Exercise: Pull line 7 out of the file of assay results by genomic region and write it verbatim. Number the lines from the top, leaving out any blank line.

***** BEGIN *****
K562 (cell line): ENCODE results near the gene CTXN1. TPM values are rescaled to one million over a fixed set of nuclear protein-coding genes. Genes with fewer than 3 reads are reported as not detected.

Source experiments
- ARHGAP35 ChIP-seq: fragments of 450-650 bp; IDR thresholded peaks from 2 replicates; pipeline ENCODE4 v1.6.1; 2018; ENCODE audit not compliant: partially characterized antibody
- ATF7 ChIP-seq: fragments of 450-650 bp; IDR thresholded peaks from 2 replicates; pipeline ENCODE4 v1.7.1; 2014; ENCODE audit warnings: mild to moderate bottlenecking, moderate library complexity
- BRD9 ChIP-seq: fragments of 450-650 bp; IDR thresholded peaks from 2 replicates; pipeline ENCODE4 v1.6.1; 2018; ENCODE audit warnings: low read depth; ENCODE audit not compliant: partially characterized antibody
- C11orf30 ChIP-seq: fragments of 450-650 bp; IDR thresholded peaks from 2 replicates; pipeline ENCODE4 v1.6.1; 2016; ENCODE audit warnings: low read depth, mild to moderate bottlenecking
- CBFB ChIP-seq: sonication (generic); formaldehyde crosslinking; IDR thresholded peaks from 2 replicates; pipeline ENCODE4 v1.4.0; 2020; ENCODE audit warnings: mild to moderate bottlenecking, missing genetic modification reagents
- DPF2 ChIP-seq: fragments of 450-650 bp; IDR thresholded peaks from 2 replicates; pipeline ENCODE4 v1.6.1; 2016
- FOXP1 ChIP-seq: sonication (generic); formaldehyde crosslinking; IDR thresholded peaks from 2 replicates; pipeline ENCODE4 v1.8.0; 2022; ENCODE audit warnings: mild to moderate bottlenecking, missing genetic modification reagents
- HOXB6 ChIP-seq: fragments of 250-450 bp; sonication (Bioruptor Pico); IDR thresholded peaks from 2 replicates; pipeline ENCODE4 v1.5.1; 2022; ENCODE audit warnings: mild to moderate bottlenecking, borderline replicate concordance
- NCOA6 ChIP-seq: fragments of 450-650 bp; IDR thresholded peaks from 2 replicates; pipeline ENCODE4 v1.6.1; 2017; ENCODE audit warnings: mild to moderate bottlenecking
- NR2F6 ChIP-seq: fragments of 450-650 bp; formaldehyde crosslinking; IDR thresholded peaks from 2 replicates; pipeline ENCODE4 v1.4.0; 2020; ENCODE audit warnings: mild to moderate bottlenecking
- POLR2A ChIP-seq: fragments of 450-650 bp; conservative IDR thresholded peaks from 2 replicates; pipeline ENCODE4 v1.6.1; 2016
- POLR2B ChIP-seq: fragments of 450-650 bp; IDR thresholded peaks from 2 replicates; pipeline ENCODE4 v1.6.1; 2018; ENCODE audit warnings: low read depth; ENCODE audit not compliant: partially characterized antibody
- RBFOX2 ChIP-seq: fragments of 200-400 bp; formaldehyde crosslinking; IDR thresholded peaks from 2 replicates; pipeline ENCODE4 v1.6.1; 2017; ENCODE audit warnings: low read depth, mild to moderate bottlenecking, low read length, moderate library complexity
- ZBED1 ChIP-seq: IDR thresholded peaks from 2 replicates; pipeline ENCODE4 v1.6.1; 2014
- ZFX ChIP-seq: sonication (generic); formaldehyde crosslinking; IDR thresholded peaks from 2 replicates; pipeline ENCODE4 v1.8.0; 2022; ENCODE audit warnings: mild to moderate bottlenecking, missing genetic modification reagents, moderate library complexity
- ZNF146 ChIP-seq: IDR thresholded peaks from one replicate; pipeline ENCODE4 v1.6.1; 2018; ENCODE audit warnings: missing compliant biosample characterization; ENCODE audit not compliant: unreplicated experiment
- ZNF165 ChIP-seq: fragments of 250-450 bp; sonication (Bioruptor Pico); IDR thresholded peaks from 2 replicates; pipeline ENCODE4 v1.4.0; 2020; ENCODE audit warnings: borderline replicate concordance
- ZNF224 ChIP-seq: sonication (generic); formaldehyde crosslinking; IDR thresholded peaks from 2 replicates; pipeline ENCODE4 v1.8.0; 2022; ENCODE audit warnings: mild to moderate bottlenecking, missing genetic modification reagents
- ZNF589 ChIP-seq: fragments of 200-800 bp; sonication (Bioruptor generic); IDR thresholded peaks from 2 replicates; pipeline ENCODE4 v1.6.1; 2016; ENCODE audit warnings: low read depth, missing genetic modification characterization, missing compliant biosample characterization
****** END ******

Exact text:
- CBFB ChIP-seq: sonication (generic); formaldehyde crosslinking; IDR thresholded peaks from 2 replicates; pipeline ENCODE4 v1.4.0; 2020; ENCODE audit warnings: mild to moderate bottlenecking, missing genetic modification reagents